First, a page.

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Green Chemistry
Debaprasad, IIT Ropar
Accidents Can Happen
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Accidents Can Happen
Cyanide spill
Bhopal, India (1984)
Bhopal Gas Tragedy
A plant accident in Bhopal, India, released methyl
isocyanate. Nearly 4000 people died.
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Bucktail Creek
(Cobalt, Idaho)
http://www.darrp.noaa.gov/northwest/black/photo.html
Early Waste Disposal
Love Canal: Tragedy
A Legacy of Pollution
Cuyahoga River, near Cleveland 1969
Cuyahoga River, 1952
On June 22, 1969, oil and debris on the surface of the Cuyahoga River in
Cleveland, Ohio, burst into flames and burned for twenty-five minutes
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We Can’t Just Ignore the Problem
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Triple Bottom Line
When economic, social and environmental benefits are
integrated and balanced, sustainability can be maintained.
Triple Bottom Line
When economic, social and environmental benefits are integrated and
balanced, sustainability can be maintained
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Green Chemistry: An Essential Component of
Sustainability
Green Chemistry: An Essential Component of Sustainability
What is Green Chemistry?
• Chemical choices - minimizing the hazards and maximizing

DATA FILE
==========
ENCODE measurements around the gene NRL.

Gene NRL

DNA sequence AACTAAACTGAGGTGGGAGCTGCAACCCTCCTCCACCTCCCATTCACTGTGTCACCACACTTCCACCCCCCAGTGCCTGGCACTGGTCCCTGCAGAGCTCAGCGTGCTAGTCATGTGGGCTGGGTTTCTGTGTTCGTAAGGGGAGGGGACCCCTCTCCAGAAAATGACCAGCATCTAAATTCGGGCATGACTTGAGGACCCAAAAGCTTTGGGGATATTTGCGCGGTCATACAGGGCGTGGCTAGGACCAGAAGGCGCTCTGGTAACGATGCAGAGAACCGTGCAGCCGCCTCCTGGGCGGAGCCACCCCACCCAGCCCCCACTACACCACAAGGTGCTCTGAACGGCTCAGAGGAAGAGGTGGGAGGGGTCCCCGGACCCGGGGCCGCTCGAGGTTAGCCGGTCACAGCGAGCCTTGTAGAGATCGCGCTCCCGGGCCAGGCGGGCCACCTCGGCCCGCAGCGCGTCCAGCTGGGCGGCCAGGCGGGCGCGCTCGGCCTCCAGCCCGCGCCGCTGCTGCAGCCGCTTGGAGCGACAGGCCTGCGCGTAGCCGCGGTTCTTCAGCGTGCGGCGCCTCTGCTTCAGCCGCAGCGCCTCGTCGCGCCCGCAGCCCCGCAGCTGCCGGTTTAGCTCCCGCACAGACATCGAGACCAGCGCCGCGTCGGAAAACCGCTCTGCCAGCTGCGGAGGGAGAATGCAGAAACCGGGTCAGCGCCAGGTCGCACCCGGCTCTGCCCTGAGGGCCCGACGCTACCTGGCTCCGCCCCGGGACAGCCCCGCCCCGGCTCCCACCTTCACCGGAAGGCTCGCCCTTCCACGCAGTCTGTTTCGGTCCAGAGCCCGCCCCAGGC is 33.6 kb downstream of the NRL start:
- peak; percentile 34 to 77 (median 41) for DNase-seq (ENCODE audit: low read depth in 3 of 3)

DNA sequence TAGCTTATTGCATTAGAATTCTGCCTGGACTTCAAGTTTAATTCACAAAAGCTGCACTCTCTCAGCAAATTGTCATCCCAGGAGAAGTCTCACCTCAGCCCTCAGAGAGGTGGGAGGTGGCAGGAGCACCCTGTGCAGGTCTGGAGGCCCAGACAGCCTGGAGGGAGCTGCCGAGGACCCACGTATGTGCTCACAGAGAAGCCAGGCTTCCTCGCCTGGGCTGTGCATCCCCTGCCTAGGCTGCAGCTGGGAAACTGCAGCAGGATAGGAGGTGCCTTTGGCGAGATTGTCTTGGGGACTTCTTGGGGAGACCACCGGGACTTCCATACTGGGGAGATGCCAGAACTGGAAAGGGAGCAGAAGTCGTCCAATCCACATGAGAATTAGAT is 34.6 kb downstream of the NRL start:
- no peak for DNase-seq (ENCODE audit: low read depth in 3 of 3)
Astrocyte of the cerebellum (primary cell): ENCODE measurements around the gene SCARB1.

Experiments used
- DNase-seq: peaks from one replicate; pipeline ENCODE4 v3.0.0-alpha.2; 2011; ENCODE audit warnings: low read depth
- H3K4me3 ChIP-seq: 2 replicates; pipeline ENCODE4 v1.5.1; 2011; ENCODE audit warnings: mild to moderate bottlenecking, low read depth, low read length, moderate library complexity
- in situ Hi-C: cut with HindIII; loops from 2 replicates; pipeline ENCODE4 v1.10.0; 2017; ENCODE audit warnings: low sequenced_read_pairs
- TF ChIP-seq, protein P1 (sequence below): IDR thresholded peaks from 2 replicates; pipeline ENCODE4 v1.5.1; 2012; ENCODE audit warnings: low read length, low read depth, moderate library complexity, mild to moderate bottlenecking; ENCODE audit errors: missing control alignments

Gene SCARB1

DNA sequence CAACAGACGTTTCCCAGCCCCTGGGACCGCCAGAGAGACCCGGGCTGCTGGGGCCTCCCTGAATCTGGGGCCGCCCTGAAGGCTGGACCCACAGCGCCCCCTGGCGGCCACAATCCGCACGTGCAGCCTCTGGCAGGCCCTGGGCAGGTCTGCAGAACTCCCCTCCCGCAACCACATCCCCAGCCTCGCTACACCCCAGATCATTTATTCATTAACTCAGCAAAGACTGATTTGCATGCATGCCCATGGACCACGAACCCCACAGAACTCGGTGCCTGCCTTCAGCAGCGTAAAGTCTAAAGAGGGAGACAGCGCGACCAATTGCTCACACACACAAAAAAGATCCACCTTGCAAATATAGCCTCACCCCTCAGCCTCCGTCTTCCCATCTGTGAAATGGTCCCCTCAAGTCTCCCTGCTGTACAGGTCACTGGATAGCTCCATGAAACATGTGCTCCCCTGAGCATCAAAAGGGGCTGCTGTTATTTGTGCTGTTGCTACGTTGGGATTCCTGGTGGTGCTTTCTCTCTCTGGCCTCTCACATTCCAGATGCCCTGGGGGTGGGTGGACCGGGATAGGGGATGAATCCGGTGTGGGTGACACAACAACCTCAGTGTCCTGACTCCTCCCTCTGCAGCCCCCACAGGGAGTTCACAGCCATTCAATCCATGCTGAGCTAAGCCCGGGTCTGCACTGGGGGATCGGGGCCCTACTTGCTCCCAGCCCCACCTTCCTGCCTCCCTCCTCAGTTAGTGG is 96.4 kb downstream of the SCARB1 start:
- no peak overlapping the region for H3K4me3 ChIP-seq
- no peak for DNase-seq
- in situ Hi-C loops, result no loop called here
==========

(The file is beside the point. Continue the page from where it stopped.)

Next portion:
efficiency
• Green chemistry is fundamentally about waste prevention at the
level of atoms and molecules
• Chemistry with respect, not disregard, for health and the
environment
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Risk is a function of hazard and exposure
Risk = f [hazard, exposure]
By reducing intrinsic hazard, risk can be minimized even in the
event of accidental exposure.
# Don’t use or produce hazardous substances, the risk is zero
Green Chemistry or Environmentally Benign Chemistry is the design of chemical
products and processes that reduce or eliminate the use or generation of hazardous
substances
Therefore, instead of limiting Risk by controlling Exposure to hazardous chemicals,
green chemistry attempts to reduce or eliminate the Hazard thus negating need to
control Exposure.
Is Green Chemistry Expensive?
Waste = Lost Profit
Is Green Chemistry Expensive?
Waste = Lost Profit
Is Green Chemistry Expensive?
Waste = Lost Profit
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Green Chemistry is About...
Cost
Waste
Materials